Today I learned that the Curiosity sang itself ‘Happy Birthday’ on its year anniversary of being on Mars.
Hundreds of thousands of miles from anyone or anything.
Guys I am depressed over robots now.
oh god this is the saddest thing i have ever read
Guys, shhh. No, this isn’t sad.
Curiosity isn’t hundreds of thousands of miles from anyone or anything. Curiosity has Spirit, Opportunity, Mars 3, Sojourner, Viking 1, and Viking 2 to keep him company on the red planet.
Opportunity is still exploring; Spirit, while still functional, is stuck in a crater, so cannot move around very much. The rest of them are quiet, asleep; old and beautiful and dignified in their silence
Curiosity sang Happy Birthday to himself and he had Spirit and Opportunity with him—and he had an entire planet down below to celebrate his life, his achievements, his brilliance
Curiosity sang Happy Birthday to celebrate an entire year of doing what he was designed to do; an entire year of exploring a planet on which he was not born, an entire year of roving and collecting information
an entire year of Mars becoming his home to share with his precursors, several of which are miraculously still doing their jobs (Opportunity was only expected to last 90 days; he’s lasted TEN YEARS)
it was a song of absolute euphoric joy, not one of loneliness
Curiosity is the exact opposite of lonely; he has hundreds of thousands of people down below who adore him, family at ground control to communicate with him constantly; and plenty of kin on the red planet’s surface to keep him company.
This is the exact opposite of sad.
We didn’t abandon the Mars robots. We sent them home.
On the Mars Rovers - every sensor on them was made to detect something on Mars. Every facet of their design was meant to help them survive on Mars.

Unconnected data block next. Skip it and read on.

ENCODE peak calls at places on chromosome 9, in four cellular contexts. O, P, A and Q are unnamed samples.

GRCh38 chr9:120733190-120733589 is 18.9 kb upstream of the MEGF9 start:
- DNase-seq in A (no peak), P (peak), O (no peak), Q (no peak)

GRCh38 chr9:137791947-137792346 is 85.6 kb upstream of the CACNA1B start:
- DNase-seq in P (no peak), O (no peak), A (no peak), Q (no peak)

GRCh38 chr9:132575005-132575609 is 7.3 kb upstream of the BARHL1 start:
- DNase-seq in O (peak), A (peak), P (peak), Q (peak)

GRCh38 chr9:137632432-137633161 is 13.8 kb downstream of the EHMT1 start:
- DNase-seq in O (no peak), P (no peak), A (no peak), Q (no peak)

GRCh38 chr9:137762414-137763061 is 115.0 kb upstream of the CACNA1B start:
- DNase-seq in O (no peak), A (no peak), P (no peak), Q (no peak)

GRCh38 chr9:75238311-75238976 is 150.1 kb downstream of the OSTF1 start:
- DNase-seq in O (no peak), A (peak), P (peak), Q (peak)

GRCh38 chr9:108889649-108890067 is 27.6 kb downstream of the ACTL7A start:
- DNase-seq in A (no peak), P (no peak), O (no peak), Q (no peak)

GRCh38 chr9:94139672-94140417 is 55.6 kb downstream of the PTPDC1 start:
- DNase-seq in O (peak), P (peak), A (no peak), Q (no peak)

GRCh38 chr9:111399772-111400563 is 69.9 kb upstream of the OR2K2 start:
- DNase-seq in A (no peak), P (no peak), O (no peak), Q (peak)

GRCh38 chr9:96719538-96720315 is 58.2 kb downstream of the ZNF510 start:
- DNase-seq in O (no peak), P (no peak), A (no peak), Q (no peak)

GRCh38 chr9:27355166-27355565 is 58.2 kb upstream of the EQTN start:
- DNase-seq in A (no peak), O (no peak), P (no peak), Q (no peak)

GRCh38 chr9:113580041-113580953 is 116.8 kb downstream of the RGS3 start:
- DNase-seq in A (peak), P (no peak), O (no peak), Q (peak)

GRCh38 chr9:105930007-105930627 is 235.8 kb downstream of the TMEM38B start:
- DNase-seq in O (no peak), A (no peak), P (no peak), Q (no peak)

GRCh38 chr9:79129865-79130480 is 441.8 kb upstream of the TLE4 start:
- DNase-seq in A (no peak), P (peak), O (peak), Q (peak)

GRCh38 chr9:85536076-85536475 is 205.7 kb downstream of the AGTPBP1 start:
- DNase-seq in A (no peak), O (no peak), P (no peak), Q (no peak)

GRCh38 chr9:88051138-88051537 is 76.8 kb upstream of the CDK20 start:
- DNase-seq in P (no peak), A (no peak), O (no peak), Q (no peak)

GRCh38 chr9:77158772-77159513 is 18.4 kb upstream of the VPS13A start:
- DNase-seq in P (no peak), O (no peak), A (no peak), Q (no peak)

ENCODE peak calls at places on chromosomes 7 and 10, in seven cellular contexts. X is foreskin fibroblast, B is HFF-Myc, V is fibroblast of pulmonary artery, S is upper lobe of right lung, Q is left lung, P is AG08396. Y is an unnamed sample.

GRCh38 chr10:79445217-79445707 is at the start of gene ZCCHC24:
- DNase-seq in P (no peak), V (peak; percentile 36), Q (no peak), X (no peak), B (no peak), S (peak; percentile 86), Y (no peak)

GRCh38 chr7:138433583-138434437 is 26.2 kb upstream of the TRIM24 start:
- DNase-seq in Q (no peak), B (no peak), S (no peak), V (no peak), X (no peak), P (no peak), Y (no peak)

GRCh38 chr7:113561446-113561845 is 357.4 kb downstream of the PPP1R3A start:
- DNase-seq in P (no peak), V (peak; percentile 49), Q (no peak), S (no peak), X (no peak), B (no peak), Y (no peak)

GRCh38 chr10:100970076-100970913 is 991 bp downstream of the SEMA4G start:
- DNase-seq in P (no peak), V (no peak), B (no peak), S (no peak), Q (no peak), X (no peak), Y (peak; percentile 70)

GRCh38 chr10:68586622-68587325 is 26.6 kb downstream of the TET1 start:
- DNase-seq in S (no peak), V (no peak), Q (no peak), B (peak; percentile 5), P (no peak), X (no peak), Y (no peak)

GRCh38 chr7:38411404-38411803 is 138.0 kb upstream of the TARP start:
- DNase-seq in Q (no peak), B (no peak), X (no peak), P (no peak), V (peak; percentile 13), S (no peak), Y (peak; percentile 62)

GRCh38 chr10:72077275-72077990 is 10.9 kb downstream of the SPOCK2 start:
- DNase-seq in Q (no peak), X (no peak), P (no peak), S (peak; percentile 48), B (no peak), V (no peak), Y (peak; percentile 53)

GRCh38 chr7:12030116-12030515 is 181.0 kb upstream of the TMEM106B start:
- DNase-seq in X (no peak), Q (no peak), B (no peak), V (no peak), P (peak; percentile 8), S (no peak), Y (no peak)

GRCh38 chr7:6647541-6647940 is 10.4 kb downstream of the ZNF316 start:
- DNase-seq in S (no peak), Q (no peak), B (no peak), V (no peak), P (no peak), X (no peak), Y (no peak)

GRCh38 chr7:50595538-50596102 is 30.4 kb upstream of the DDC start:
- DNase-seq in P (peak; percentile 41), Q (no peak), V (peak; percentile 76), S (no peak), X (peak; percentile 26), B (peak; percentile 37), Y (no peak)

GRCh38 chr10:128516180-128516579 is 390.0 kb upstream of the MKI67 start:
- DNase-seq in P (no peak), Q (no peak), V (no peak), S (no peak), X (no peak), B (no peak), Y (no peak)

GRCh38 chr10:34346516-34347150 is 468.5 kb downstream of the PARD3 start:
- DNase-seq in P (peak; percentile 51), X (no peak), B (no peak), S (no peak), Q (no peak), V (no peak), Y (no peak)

So Curiosity sang “Happy Birthday” with the whole of Mars for company. With the Red Planet streaming in through it’s optics. In the exact place that it was meant to be.
The Milky Way over Ontario,Canada
Imagine of NEWBORN STAR
This unprecedented image of Herbig-Haro object HH 46/47 combines radio observations acquired with the Atacama Large Millimeter/submillimeter Array (ALMA) with much shorter wavelength visible light observations from ESO’s New Technology Telescope (NTT). The ALMA observations (orange and green, lower right) of the newborn star reveal a large energetic jet moving away from us, which in the visible is hidden by dust and gas. To the left (in pink and purple) the visible part of the jet is seen, streaming partly towards us.
2012 Hubble Space Telescope Advent Calendar - In Focus - The Atlantic on @weheartit.com - http://whrt.it/XQTcD8
New suns/stars are being formed in here!
Sumerian star chart, c. 3300 B.C.
NASA Takes “Rose” Galaxy Photo for Hubble Telescope Anniversary
Who knew we had a “rose-shaped” galaxy in space? The astronomers who run the Hubble Space Telescope did. In celebration of the 21st anniversary of the Hubble Space Telescope’s deployment into space, astronomers at the Space Telescope Science Institute in Baltimore, Maryland, pointed Hubble’s eye to an especially photogenic group of interacting galaxies called Arp 273.
The larger of the spiral galaxies, known as UGC 1810, has a disk that is tidally distorted into a rose-like shape by the gravitational tidal pull of the companion galaxy below it, known as UGC 1813. A swath of blue jewels across the top is the combined light from clusters of intensely bright and hot young blue stars. These massive stars glow fiercely in ultraviolet light.
The bright summer Milky Way from Scorpius to Sagittarius and Aquila appear over rocks and sand pipe formations of Kodachrome Basin State Park in Utah, USA.
Also notable in the sky are banded green patches which are airglow; natural emission of the Earth upper atmosphere which is generally faint in the visible lights.
Kodachrome Milky Way by Wally Pacholka